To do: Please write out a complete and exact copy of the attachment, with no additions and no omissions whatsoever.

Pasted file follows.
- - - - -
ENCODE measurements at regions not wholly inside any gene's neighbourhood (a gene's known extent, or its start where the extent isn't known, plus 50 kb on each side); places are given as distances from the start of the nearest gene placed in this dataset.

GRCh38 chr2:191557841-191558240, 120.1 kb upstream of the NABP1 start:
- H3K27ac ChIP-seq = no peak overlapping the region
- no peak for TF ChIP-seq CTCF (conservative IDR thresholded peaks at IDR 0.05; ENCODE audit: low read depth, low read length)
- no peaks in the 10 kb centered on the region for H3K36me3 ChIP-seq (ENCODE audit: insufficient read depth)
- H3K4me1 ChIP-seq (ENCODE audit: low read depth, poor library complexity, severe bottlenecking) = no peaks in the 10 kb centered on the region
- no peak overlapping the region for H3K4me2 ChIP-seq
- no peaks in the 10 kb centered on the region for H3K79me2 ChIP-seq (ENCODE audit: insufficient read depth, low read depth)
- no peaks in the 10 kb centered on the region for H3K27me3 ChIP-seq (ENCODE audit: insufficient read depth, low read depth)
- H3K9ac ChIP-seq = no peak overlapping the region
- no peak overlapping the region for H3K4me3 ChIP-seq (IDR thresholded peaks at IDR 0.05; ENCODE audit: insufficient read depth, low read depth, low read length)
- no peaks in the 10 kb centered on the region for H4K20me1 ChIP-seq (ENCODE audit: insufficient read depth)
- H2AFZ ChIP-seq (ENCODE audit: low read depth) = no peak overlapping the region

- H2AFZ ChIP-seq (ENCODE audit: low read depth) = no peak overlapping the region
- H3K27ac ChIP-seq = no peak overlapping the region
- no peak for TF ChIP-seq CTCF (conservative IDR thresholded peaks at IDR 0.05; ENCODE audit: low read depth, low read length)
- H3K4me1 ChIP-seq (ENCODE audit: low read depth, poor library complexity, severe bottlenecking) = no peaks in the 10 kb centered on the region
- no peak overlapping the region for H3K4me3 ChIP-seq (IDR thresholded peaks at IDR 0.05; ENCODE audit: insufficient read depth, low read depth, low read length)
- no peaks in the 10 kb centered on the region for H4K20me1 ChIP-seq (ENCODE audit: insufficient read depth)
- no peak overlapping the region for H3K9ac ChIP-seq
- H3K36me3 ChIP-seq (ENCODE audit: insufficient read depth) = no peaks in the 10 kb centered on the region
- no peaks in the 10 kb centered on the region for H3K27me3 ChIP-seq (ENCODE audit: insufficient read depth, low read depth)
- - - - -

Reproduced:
ENCODE measurements at regions not wholly inside any gene's neighbourhood (a gene's known extent, or its start where the extent isn't known, plus 50 kb on each side); places are given as distances from the start of the nearest gene placed in this dataset.

GRCh38 chr2:191557841-191558240, 120.1 kb upstream of the NABP1 start:
- H3K27ac ChIP-seq = no peak overlapping the region
- no peak for TF ChIP-seq CTCF (conservative IDR thresholded peaks at IDR 0.05; ENCODE audit: low read depth, low read length)
- no peaks in the 10 kb centered on the region for H3K36me3 ChIP-seq (ENCODE audit: insufficient read depth)
- H3K4me1 ChIP-seq (ENCODE audit: low read depth, poor library complexity, severe bottlenecking) = no peaks in the 10 kb centered on the region
- no peak overlapping the region for H3K4me2 ChIP-seq
- no peaks in the 10 kb centered on the region for H3K79me2 ChIP-seq (ENCODE audit: insufficient read depth, low read depth)
- no peaks in the 10 kb centered on the region for H3K27me3 ChIP-seq (ENCODE audit: insufficient read depth, low read depth)
- H3K9ac ChIP-seq = no peak overlapping the region
- no peak overlapping the region for H3K4me3 ChIP-seq (IDR thresholded peaks at IDR 0.05; ENCODE audit: insufficient read depth, low read depth, low read length)
- no peaks in the 10 kb centered on the region for H4K20me1 ChIP-seq (ENCODE audit: insufficient read depth)
- H2AFZ ChIP-seq (ENCODE audit: low read depth) = no peak overlapping the region

- H2AFZ ChIP-seq (ENCODE audit: low read depth) = no peak overlapping the region
- H3K27ac ChIP-seq = no peak overlapping the region
- no peak for TF ChIP-seq CTCF (conservative IDR thresholded peaks at IDR 0.05; ENCODE audit: low read depth, low read length)
- H3K4me1 ChIP-seq (ENCODE audit: low read depth, poor library complexity, severe bottlenecking) = no peaks in the 10 kb centered on the region
- no peak overlapping the region for H3K4me3 ChIP-seq (IDR thresholded peaks at IDR 0.05; ENCODE audit: insufficient read depth, low read depth, low read length)
- no peaks in the 10 kb centered on the region for H4K20me1 ChIP-seq (ENCODE audit: insufficient read depth)
- no peak overlapping the region for H3K9ac ChIP-seq
- H3K36me3 ChIP-seq (ENCODE audit: insufficient read depth) = no peaks in the 10 kb centered on the region
- no peaks in the 10 kb centered on the region for H3K27me3 ChIP-seq (ENCODE audit: insufficient read depth, low read depth)